There are three things in life that occur like clockwork: Death, taxes, and somebody proclaiming each new year to be the “year of the customer.”
I’ve already seen a few blog posts and articles calling for 2011 to be that year, the most recent from BAI. In a post titled This is the Year of the Customer (No, Really, I Mean It!), Mark Riddle, BAI’s director of research wrote:
“Facing a reduction in fee income because of recent regulatory changes, banks need to renew their focus on meeting customer needs in 2011. Let’s hope 2011 is the Year of the Customer. It would be a great new year to see the reputation of the financial services industry repaired through focusing on satisfying the needs of their customers.”
I wonder if Mark remembers that five years ago BAI wrote that “2006 may turn out to be the year of the retail customer.” My memory isn’t so good, but I don’t think it was.
Proclaiming the new year to be the “year of the customer” is a time-honored tradition. BAI is in some very good company.
In 2008, NYSE Magazine reported that “CEOs say they are focusing on customers, resulting in this year’s theme: 2008: The Year of the Customer.”
Before that, e-consultancy heralded 2007 as the “year of the customer”.
Mortgage Finance jumped on the bandwagon, saying in September 2006 that “2006 is being hailed as the year of the customer” (better late than never on that call!). Also in 2006, SearchCRM suggested that that year could be the “year of the customer.” Which wasn’t even the first time it made that call — they asked if 2004 would be the “real” year of the customer.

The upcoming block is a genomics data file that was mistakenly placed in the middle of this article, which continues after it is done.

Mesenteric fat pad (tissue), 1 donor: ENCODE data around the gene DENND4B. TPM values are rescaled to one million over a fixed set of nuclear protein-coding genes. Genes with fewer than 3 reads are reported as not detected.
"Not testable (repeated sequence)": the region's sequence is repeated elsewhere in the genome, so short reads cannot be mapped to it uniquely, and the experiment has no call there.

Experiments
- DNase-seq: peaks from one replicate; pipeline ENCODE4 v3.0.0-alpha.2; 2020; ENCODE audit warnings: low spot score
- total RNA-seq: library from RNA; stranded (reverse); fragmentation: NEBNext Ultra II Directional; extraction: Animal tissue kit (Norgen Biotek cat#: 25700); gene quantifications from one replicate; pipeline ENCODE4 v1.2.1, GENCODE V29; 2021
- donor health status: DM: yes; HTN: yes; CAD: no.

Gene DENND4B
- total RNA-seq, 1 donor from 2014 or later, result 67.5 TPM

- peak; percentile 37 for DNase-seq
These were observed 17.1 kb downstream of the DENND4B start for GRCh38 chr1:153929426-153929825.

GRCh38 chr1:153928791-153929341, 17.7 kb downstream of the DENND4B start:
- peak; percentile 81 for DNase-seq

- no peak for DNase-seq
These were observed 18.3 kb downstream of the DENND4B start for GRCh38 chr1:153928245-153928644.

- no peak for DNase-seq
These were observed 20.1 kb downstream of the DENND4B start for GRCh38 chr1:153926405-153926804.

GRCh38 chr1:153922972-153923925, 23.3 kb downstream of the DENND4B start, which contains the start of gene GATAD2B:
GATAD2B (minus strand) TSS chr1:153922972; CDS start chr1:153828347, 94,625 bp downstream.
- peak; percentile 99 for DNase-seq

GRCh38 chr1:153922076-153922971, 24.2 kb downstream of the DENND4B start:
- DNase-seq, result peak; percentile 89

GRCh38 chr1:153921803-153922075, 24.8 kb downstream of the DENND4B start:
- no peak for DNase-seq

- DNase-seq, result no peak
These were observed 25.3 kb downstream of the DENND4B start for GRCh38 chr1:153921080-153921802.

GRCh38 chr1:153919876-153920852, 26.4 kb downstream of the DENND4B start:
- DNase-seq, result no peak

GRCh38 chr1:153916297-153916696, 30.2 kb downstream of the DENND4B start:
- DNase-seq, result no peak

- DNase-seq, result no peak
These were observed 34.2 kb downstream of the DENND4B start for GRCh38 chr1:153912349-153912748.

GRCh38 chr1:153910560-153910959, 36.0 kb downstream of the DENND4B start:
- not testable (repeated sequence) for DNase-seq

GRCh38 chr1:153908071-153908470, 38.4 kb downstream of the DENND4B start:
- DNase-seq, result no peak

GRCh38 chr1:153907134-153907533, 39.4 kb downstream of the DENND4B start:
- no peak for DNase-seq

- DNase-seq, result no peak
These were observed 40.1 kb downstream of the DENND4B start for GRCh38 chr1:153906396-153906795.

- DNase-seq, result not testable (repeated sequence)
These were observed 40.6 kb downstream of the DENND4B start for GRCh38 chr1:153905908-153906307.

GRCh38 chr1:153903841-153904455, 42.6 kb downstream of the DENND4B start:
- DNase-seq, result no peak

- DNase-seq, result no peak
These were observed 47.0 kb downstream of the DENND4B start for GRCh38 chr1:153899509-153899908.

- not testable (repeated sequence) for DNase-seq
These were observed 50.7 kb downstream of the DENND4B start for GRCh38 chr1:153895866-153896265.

Australian Banking & Finance said at the beginning of 2002, “IT leaders and executives at the BAI’s 2001 Retail Delivery Conference vowed that 2002 will be the year of the customer.” Information Week said that business can’t survive without loyal customers and proclaimed 1999 the Year Of The Customer.
And way back in 1987, Fortune magazine wrote that, “competitors snickered when they heard the name that IBM Chairman John Akers gave to 1987: Year of the Customer.”
So here’s my modest proposal. Since we know that there’s no way that 2011 will actually be the year of the customer, let’s try something a little more realistic and doable: Let’s set aside one day of the year as the “day of the customer.” I propose August 1.
Why August 1? 1) There are no national holidays in August (well, not in the U.S. at least); 2) Companies will need some time to figure out exactly what a “day of the customer” means, since they have no clue how to make it a “year of the customer”; and 3) August 1 is Jerry Garcia’s (from the Grateful Dead) birthday.
(This last point is completely irrelevant to the Day of the Customer. I just like opportunities to mention the Dead on my blog).
Of course, if we don’t set aside a day to be the day of the customer, then I’m assured to have something to blog about on January 3, 2012.